In contrast, abstract constitutionality challenges are usually brought by a range of public institutions, such as the (federal and federated) govern-ment(s), a qualified parliamentary minority or the prosecutor general. The government will always be involved, either initiating the constitutional litigation or defending the statute’s validity against an attack mounted by another State organ. The dominant role of public institutions means that submissions in the course of abstract review proceedings will be coloured by party concerns and political beliefs. They can be expected to refer to the generalised, empirical, non-legal data that has been collected in support of the statute as it made its way through the legislative process. Put differently, abstract constitutionality challenges are not designed to draw the court’s attention to the social circumstances in which legislation operates and the impact it has on the lives of individuals in the same way that preliminary reference procedures are. This is all the more so when countries allow such challenges to be filed a priori, so before the statute is promulgated and can generate effects 'on the ground’, as is possible in France, Hungary and Poland. Matters are admittedly somewhat different in countries that allow institutions with a clear public interest function to trigger abstract review, such as the Ombudsman (e.g. Spain, Portugal, Hungary) or trade unions and professional associations (e.g. Poland, Slovenia).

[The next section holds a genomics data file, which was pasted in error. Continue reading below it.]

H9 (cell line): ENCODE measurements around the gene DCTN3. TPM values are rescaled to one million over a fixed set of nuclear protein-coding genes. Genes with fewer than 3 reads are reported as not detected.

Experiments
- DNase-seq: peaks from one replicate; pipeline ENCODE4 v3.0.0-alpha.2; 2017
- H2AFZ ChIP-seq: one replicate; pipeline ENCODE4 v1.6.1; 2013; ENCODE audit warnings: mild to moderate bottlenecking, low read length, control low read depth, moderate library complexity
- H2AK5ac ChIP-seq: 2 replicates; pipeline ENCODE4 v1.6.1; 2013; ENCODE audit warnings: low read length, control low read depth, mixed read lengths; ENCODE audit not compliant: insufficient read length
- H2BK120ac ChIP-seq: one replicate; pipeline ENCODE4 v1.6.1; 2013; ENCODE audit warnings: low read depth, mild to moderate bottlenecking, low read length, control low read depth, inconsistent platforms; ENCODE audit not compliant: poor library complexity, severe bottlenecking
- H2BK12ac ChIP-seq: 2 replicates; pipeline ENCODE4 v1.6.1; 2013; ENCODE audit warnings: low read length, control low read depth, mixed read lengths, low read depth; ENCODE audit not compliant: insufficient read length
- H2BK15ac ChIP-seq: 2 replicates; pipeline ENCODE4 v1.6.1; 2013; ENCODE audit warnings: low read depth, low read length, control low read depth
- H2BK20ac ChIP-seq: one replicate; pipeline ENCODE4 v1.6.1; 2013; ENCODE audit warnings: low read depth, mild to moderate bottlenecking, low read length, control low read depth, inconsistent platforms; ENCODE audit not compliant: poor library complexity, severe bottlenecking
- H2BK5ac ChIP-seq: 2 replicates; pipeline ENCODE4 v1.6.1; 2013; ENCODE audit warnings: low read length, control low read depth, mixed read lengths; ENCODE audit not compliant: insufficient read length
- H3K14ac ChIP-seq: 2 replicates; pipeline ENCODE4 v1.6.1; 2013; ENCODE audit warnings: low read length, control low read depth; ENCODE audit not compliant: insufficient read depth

It should further be remembered that most constitutional courts carry out functions other than keeping the legislature in check by verifying the constitutionality of statutes. Their additional powers can range from resolving competence disputes between different echelons or branches of the State to ruling on the impeachment of key officials to supervising the integrity of elections to deciding to ban political parties.

In short, the different tasks involve different types of parties to the dispute, different kinds of constitutional questions, and different constitutional provisions that are likely to take centre stage. To concretise: when a court is asked to rule that the central level has encroached upon the powers of the subnational entity, the matter will be litigated by the federal and relevant federated executives, who will argue their claim on and provide evidence pertaining to the requirements of the constitution’s vertical competence catalogue, rather than say, the bill of rights which in contrast tends to feature prominently in constitutional complaint proceedings or preliminary